This paper is a finite element study of the nonuniform (necking) deformation of creep-cavitating bars under constant load or constant load with superimposed hydrostatic pressure. The multiaxial constitutive model used in the analysis is a finite strain generalization of a physically based model that incorporates Dyson's micromechanical mechanism of constrained cavity growth. The mechanism governs the phenomenon of coupled grain boundary cavitation and creep in polycrystalline metals at elevated temperatures and within the low-to-moderate stress regime. The finite element study, which is based on the principle of virtual work and constitutive model in the convected Lagrangian view, includes calculations of elongation, area, stress, and damage histories. Comparisons of elongation history as well as necked profiles of various cases are carried out. The results predict (1) Transitional behavior of catastrophic necking and brittle fracture to the tendency for diffuse necking and ductile rupture under a constant load with increasing superimposed hydrostatic pressure; (2) the effects of imperfections on the fracture time; (3) the locations of failure initiation; and (4) the sensitivity of necking behavior to geometrical imperfection (varying radius) and material imperfection (varying Monkman-Grant constant).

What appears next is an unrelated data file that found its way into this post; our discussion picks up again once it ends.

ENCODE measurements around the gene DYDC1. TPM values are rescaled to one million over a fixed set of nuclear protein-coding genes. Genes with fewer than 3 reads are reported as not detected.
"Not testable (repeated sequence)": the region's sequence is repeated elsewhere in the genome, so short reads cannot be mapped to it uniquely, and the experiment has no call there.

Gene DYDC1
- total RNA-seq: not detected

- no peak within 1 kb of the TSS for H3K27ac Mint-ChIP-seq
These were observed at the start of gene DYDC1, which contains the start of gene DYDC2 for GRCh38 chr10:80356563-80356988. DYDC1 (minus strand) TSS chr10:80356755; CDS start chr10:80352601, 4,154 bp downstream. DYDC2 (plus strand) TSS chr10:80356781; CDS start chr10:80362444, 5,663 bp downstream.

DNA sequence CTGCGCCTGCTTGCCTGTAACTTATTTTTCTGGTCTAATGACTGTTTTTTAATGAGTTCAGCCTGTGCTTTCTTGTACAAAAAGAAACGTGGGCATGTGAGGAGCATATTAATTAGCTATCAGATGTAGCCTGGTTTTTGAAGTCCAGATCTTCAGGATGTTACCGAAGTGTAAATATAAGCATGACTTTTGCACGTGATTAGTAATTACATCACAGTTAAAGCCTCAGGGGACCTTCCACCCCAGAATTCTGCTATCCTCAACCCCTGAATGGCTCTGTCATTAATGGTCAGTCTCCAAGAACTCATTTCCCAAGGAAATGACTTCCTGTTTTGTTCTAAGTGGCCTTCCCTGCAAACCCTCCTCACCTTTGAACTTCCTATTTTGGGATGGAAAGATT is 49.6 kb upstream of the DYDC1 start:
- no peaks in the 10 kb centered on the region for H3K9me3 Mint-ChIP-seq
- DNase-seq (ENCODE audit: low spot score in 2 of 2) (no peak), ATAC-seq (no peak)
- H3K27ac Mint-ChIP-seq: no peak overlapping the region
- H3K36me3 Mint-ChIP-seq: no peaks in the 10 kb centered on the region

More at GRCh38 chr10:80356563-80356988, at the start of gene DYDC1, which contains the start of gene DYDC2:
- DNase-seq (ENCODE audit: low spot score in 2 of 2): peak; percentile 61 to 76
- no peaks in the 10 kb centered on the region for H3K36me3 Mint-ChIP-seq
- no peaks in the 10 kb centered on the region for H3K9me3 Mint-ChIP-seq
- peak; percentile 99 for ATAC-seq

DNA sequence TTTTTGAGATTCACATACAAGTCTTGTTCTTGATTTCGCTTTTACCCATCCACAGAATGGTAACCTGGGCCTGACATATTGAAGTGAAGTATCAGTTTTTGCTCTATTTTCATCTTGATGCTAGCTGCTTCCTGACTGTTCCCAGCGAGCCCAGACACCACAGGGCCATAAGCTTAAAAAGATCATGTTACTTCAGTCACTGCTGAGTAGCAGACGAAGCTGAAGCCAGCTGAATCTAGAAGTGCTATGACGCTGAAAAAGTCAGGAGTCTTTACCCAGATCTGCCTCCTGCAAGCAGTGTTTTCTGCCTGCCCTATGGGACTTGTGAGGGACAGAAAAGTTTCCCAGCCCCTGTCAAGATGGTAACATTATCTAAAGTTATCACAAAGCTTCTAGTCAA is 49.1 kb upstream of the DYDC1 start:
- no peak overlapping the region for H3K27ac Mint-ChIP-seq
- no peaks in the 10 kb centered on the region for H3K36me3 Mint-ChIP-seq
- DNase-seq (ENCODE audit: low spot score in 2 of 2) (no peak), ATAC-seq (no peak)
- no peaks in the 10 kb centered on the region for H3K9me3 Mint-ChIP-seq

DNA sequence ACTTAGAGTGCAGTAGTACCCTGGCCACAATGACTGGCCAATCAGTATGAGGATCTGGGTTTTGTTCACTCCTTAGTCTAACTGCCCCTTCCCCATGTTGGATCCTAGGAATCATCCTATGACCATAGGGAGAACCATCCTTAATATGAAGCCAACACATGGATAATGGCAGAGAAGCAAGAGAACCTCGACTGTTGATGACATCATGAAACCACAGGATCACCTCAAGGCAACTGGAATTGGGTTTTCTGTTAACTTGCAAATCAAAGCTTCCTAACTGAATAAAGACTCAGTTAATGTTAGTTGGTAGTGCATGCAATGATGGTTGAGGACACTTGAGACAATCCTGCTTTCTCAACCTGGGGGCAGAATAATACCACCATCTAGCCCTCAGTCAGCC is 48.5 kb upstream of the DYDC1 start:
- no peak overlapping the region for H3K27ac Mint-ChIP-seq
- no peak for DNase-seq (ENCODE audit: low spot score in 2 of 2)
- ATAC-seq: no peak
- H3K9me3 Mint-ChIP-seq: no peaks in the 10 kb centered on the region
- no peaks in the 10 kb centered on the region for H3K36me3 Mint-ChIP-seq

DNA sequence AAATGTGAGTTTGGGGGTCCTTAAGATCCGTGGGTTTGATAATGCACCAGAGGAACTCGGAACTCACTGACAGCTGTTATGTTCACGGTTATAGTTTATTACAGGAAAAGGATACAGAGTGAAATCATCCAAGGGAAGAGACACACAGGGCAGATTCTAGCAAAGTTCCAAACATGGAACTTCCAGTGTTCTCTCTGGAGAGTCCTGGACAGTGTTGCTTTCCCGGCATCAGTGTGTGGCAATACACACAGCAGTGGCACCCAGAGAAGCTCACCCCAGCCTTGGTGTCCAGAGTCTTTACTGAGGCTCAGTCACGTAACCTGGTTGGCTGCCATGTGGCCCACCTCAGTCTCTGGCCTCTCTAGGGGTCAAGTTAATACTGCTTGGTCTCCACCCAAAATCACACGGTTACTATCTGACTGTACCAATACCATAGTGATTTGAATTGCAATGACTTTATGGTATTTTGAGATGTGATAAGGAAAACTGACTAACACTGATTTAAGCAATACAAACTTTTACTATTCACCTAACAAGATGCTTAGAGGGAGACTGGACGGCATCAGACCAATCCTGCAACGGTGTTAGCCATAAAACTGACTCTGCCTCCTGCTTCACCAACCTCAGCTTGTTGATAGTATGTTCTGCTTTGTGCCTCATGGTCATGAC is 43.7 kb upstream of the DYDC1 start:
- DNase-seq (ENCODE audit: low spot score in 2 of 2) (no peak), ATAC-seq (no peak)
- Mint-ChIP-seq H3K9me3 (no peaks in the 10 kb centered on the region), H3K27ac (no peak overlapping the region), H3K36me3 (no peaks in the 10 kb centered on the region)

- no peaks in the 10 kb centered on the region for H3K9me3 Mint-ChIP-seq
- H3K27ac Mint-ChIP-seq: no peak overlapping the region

|Original language||English (US)|
|Number of pages||17|
|Journal||Journal of Engineering Mechanics|
|State||Published - 1992|
ASJC Scopus subject areas
- Mechanical Engineering
- Mechanics of Materials